For more than a hundred years, Los Angeles' iconic Hollywood Bowl venue has hosted countless concerts of all genres of music.
The year 1916 marks Hollywood's first outdoor community theatre production, Shakespear's 'Julius Caesar'. It was performed at Beachwood Canyon in Hollywood Hills for the benefit of the Actors Fund of America. The one-night-only show involved over 5,000 actors, dancers, gladiators and student bodies of Hollywood and Fairfax High Schools. Two years later, followed by the success of the play, a new production called 'The Light of Asia' was performed at the Krotona Colony in Hollywood Hills.
The organiser, Christine Weatherill Stevenson, who was the heiress to Pittsburgh Paint Company, later became president to The Theatre Arts Alliance Inc. in 1919. The company purchased 59 acres of land in Bolton Canyon for $47,500 USD. Known as the Daisy Dell canyon, the plot of land was once a popular picnic spot before becoming the site of the future Hollywood Bowl.
The Theatre Arts Alliance Inc. begins referring the site as the Hollywood Bowl at community events. The Community Park and Art Association headed by F.W. Blanchard was the first to start development for the Bowl.
Hollywood High School's production of 'Twelfth Night' and 'The Landing of the Pilgrims' by Shakespear would mark one of the earliest performances at the Bowl in the year 1921, boasting over 10,000 attendees.
The Women's World Peace Concert that took place on 11th November is 1921 also puts the Hollywood Bowl on the map. A proper stage was built with wooden platforms and canvas for this event.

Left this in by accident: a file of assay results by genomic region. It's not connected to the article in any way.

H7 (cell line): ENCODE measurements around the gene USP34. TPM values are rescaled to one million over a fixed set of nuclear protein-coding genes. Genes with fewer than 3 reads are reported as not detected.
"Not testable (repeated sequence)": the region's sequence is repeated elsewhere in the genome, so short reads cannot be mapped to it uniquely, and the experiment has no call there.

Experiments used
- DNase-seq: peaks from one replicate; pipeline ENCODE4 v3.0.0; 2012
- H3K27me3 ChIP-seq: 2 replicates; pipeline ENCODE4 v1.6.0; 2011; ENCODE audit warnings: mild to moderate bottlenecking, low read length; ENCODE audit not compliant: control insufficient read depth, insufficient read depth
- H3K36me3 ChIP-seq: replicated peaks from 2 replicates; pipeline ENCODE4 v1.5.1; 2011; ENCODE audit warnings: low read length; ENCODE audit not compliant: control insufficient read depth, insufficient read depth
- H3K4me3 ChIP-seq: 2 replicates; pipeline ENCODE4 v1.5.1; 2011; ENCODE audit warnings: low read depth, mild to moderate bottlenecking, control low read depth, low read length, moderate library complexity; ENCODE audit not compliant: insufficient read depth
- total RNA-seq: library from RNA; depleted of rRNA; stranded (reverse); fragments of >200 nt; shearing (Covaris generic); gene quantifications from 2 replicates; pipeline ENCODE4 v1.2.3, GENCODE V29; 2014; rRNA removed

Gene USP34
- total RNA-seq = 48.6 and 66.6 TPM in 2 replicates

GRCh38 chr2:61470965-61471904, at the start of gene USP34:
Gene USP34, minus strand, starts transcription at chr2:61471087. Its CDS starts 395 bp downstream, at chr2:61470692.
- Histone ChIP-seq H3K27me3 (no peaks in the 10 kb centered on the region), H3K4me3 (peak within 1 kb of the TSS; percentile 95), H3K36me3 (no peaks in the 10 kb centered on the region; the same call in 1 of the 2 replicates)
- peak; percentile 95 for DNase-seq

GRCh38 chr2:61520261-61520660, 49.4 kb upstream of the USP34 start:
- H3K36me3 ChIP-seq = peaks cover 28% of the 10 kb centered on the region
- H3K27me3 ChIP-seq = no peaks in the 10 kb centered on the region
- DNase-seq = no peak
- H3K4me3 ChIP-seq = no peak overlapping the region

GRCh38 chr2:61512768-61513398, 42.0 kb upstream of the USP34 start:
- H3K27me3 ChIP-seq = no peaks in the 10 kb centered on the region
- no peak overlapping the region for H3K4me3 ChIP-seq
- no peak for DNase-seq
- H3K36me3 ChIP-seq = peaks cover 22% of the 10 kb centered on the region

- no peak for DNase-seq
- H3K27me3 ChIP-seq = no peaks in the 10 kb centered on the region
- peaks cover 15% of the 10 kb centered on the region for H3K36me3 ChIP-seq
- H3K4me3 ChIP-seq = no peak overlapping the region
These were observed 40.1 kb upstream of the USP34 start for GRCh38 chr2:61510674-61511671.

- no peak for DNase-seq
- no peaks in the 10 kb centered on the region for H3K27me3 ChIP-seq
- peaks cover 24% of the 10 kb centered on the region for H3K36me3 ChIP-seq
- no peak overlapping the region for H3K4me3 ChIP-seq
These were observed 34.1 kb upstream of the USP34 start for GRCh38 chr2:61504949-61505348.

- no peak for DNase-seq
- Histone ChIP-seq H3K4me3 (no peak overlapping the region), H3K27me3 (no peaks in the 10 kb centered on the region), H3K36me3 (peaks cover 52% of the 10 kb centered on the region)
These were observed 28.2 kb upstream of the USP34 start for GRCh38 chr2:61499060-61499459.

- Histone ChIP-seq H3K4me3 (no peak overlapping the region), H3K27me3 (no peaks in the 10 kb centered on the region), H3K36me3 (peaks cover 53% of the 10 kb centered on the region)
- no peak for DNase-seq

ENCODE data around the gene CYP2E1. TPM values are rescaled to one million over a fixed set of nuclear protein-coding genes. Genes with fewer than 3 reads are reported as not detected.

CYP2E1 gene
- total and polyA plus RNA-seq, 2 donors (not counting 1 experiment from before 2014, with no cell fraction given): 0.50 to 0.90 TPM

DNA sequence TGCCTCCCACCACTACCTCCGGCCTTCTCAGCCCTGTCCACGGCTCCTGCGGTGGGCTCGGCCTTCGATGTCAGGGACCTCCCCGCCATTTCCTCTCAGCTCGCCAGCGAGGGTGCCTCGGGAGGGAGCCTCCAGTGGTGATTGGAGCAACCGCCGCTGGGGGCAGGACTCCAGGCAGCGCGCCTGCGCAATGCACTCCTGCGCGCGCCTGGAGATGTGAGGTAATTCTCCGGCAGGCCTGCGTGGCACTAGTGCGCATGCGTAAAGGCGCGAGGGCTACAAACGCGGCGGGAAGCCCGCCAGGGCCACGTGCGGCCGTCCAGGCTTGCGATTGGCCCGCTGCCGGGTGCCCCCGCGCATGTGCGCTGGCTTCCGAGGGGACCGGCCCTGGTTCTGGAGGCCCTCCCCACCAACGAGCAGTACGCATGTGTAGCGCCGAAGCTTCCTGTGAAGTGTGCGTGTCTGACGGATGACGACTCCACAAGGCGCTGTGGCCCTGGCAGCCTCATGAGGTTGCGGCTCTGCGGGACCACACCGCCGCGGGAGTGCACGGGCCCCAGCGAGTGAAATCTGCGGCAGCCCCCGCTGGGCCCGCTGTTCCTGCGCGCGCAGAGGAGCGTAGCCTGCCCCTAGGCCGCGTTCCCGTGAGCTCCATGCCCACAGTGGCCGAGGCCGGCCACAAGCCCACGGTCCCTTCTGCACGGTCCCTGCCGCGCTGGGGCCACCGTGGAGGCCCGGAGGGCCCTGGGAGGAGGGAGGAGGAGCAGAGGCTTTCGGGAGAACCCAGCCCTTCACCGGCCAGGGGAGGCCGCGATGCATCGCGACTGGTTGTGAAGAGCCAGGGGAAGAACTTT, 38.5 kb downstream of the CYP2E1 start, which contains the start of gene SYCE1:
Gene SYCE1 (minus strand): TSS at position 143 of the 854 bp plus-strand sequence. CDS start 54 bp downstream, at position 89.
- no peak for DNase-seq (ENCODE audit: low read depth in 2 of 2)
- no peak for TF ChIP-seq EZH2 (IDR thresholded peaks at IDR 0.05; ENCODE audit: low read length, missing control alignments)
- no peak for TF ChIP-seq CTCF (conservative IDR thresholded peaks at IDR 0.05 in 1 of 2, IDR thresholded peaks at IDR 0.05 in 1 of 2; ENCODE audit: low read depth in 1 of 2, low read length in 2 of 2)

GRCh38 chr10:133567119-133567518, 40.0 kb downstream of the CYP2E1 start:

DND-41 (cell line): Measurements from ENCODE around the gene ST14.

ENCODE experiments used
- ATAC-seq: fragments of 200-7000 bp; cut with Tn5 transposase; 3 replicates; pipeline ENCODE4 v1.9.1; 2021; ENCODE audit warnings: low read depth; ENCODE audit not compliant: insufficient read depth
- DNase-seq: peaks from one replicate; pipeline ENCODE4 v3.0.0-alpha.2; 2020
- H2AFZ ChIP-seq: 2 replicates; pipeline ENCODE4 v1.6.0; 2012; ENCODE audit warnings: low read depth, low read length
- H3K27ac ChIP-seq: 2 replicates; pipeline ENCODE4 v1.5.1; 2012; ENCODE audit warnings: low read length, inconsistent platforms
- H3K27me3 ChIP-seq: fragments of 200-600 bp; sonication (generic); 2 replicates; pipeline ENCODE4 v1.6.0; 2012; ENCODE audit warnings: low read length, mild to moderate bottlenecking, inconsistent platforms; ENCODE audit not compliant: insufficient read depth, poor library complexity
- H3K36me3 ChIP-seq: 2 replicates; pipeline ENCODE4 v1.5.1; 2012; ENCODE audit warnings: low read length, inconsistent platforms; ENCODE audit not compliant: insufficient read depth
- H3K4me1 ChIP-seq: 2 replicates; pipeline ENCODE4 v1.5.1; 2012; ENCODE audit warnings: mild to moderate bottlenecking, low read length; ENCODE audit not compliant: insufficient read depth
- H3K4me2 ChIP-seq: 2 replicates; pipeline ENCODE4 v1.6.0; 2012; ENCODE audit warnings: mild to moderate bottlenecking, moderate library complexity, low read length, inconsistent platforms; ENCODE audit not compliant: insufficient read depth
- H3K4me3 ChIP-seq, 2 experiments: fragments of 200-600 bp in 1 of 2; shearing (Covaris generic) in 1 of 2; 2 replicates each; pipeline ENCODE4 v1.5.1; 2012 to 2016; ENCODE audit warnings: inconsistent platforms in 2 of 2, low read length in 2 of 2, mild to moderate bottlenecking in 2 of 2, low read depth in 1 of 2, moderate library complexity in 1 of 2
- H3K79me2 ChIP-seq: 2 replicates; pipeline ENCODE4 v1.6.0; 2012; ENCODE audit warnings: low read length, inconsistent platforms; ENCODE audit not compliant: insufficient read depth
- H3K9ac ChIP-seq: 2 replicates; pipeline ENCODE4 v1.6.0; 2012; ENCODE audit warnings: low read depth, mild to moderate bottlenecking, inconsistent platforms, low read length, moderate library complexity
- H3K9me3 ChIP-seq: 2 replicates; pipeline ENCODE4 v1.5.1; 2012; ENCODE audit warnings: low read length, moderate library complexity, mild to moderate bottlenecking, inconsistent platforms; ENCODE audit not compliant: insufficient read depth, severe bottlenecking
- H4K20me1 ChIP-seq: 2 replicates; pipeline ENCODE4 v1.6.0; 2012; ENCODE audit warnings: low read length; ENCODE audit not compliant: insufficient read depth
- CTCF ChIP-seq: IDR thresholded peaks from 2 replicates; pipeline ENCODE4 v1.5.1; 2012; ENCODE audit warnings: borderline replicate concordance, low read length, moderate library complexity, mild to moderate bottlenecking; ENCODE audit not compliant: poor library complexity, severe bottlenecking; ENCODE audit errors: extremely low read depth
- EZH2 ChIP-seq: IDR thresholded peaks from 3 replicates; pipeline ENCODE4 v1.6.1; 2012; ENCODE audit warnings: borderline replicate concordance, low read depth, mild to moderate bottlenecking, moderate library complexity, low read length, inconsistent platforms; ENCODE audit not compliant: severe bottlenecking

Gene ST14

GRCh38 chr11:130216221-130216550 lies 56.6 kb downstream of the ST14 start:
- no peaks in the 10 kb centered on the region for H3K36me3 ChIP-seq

The venue officially opened the following year on 11th July, 1922. The Bowl functioned as a community space rather than private property, with proceeds from their earlier events, went into the construction of a bigger stage and seating area between 1922 - 1923.
In 1924, the land is deeded to the County of Los Angeles to safeguard the Bowl for future generations. The Hollywood Bowl Association is established as the theatre's governing organisation.
In 1926, Allied Architects created the Bowl's first arched proscenium stage, also known as the band shell. However, the first design caused a lot of acoustic problems which led a redesign by Lloyd Wright when the season ended.
With a pyramidal shape and southwestern American Indian influenced design, the 1927 band shell was considered to be the best in terms of acoustics in the whole of the Bowl's history. Unfortunately, the design was deemed unappealing at the time so it was demolished at the end of the 1927. Wright's second design in 1928 had the familiar concentric ring motif that covered a 120-degree arc and designed to be easily dismantled... However, it was ruined by water damage due to negliegence.
From 1929, Allied Architects built a new 55-ton shell that stood firm until 2003.
French soprano, Lily Pons set the attendance record of 26,410 for a single concert.
In 1939, Jazz arrived to the Bowl for the first time when clarinetist Benny Goodman performed in August that year.
In the same year, The Tea Room was built at the bottom of the hill on Peppertree Lane, which served as a dining and socialising area before evening concerts.
A 15-foot-high granite fountain called 'Muse of Music' was build by sculptor, George Stanley at the cost of $100,000.
Frank Sinatra makes his debut with the Los Angeles Philharmonic in 1943, marking the first pop singer appearance to perform at the Bowl.
Otto Klemperer conducts a performance of Beethoven's Symphony No. 9, marking Hollywood Bowl's 1,000th concert.
Nat "King" Cole and his trio also made their debut at the Bowl in 1954, one of the only non-classical performers to have six consecutive annual appearances at the Bowl.
Ella Fitzgerald, Louis Armstrong, Art Tatum and the Oscar Peterson Trio performed a sold-out show in August 1956 as part of a Jazz at the Philharmonic program.
In August 1958, the first rock n' roll musician to perform at the Bowl is Duane Eddy.
Photo credits: Hollywood Bowl Museum Collection